"I've had a few allegations and, in my opinion, they were credible," Nowak told The Associated Press, adding that he could not disclose any of his sources.
Nowak said he did not know how many suspects had been held on the island, but prisoners were purportedly kept at Diego Garcia for "short periods of time".
Al Jazeera's Mark Seddon, reporting from London, said the revelations would add further pressure on both the US and UK governments to fully disclose activities on Diego Garcia.
British legislators. he said, were demanding answers over the allegations.
The British government has admitted that the US had used Diego Garcia as a refuelling stop for the secret transportation and detention of two terror suspects, but it strenuously denies that the island was used to detain "high value" prisoners under the US extraordinary rendition programme.
But the CIA was recently forced to issue an "official apology" for two rendition flights containing terror suspects that landed on the US military base on the island, saying information previously provided "turned out to be wrong".
Last month David Miliband, the British foreign minister, revealed in parliament that recent talks with Condoleezza Rice, the US secretary of state, indicated two suspects on flights to Guantanamo Bay and Morocco in 2002, has a stopover at Diego Garcia.
But Miliband said the US had expressly denied that Diego Garcia was a detention centre.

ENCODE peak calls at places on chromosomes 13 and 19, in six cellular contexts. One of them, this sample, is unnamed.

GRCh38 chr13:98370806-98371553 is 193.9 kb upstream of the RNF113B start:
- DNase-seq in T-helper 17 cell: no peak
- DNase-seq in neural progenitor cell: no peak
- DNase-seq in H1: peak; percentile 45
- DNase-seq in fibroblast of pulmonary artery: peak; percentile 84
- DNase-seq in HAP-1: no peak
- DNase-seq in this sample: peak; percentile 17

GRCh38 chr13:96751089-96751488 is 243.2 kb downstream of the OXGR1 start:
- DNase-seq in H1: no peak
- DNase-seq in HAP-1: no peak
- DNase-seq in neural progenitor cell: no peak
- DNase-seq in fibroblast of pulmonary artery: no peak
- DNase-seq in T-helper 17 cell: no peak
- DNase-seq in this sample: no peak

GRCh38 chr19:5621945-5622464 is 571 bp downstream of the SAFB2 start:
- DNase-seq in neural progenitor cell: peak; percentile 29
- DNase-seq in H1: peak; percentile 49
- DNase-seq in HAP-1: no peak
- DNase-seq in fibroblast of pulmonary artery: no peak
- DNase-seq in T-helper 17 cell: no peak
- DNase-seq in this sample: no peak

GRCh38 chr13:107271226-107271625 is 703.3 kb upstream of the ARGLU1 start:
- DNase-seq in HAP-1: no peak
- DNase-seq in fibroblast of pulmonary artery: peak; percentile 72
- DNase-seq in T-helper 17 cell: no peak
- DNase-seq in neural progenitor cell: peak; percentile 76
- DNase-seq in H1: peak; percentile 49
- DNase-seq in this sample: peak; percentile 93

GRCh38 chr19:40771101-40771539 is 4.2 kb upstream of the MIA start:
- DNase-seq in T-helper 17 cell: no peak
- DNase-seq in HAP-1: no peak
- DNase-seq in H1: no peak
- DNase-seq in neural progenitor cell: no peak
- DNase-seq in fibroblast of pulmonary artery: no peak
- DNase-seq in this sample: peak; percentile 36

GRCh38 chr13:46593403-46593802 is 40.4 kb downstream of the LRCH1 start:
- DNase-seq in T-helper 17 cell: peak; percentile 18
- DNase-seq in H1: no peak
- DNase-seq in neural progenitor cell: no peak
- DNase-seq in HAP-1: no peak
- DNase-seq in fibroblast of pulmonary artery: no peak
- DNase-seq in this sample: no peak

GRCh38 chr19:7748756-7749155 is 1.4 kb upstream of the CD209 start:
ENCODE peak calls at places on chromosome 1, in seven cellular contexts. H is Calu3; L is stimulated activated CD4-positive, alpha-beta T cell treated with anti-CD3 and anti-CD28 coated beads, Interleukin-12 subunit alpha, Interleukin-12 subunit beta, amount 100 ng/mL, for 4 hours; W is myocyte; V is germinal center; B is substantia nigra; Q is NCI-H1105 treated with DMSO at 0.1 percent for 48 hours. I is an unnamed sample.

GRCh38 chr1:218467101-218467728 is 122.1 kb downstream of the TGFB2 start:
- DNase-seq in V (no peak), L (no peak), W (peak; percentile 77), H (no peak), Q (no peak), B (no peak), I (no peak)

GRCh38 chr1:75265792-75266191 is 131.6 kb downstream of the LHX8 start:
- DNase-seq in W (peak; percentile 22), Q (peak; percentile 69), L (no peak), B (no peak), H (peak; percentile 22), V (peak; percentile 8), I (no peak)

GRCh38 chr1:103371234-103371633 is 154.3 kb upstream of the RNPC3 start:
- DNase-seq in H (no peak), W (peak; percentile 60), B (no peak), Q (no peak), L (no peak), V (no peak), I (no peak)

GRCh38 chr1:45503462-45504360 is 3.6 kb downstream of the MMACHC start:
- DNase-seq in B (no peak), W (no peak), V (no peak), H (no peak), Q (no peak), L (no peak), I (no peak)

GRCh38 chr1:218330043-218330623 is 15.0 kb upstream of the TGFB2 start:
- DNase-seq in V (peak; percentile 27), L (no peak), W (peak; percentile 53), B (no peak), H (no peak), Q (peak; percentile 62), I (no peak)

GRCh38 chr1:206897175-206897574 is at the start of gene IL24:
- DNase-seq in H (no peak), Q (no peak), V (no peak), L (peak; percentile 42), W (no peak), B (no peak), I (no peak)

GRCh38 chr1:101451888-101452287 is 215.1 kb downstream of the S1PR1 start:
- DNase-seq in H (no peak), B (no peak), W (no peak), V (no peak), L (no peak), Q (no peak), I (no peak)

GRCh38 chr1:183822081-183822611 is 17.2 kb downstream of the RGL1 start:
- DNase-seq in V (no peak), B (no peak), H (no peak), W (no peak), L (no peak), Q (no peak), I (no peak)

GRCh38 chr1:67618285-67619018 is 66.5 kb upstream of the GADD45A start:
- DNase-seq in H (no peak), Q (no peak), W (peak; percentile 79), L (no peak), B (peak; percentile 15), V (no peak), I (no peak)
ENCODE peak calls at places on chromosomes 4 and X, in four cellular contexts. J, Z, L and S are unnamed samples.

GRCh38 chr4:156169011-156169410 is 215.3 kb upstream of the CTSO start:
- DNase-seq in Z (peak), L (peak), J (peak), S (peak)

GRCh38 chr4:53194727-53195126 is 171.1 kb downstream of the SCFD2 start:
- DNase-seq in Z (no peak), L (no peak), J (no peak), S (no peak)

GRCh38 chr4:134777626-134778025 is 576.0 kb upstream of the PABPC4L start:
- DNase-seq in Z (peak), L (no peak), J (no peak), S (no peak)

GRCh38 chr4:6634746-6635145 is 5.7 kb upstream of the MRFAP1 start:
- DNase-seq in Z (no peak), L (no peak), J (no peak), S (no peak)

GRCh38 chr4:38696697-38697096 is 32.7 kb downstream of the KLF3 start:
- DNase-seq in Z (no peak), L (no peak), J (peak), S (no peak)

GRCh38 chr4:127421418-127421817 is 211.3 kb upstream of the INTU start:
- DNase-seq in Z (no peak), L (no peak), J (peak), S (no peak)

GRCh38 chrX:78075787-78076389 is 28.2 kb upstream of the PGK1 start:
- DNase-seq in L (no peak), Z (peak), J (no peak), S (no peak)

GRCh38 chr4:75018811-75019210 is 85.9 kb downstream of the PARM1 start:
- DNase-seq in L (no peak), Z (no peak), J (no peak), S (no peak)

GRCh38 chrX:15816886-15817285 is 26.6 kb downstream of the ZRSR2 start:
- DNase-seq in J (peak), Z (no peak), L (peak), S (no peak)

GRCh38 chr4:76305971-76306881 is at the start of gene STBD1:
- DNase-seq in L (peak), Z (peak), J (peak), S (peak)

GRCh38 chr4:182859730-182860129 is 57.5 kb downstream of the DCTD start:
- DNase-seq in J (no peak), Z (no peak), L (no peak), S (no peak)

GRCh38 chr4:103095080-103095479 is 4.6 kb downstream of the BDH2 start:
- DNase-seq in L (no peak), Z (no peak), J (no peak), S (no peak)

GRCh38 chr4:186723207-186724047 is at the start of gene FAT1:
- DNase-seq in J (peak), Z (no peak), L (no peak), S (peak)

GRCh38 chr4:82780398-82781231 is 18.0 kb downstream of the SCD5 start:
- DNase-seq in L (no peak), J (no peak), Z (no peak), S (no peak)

Britain is the first Western European government to directly acknowledge that one of its territories was used in the so-called renditions carried out by the US government.
Human rights groups argue that the practice of sending detainees to third-party countries opens the door for the torture and interrogation of suspects outside international law.
The European parliament and the Council of Europe accuse 14 countries of colluding with the CIA to transport terror suspects to clandestine prisons in third countries.
On Thursday, the high court of England and Wales, granted an injunction to prevent Ben Griffin, a former member of the UK's special forces, from making any further disclosures relating to his allegations regarding the use of British territory and airspace for the secret detention and transportation of 'terror' suspects.
Following the injunction, Anne FitzGerald, a senior adviser at Amnesty International, the human rights group, said: "Rather than seeking to silence people who might have credible evidence of alleged human rights violations, which may include war crimes, the UK authorities should be seeking to investigate those allegations."
"Amnesty International repeatedly makes calls for the UK to ensure that full and independent investigations are carried out wherever there are credible allegations that agents of the UK, including members of the armed forces, may have been responsible for grave violations of human rights law or for war crimes.
"Those calls all too often go unheeded: only last week Amnesty International repeated its call for such an investigation into the UK's alleged involvement in the US-led programme of renditions and secret detention, following official confirmation, after years of denial, that rendition flights did indeed touch down in the UK territory of Diego Garcia."
"There can be no accountability without transparency: people - including former soldiers - who have information that may constitute evidence of war crimes or of grave human rights violations must be reassured that they can safely make that information public, without fear of punitive legal action against them.
"If the government of the UK succeeds in gagging Ben Griffin and burying any significant information he may possess, it risks preventing others from coming forward who may have evidence of serious violations."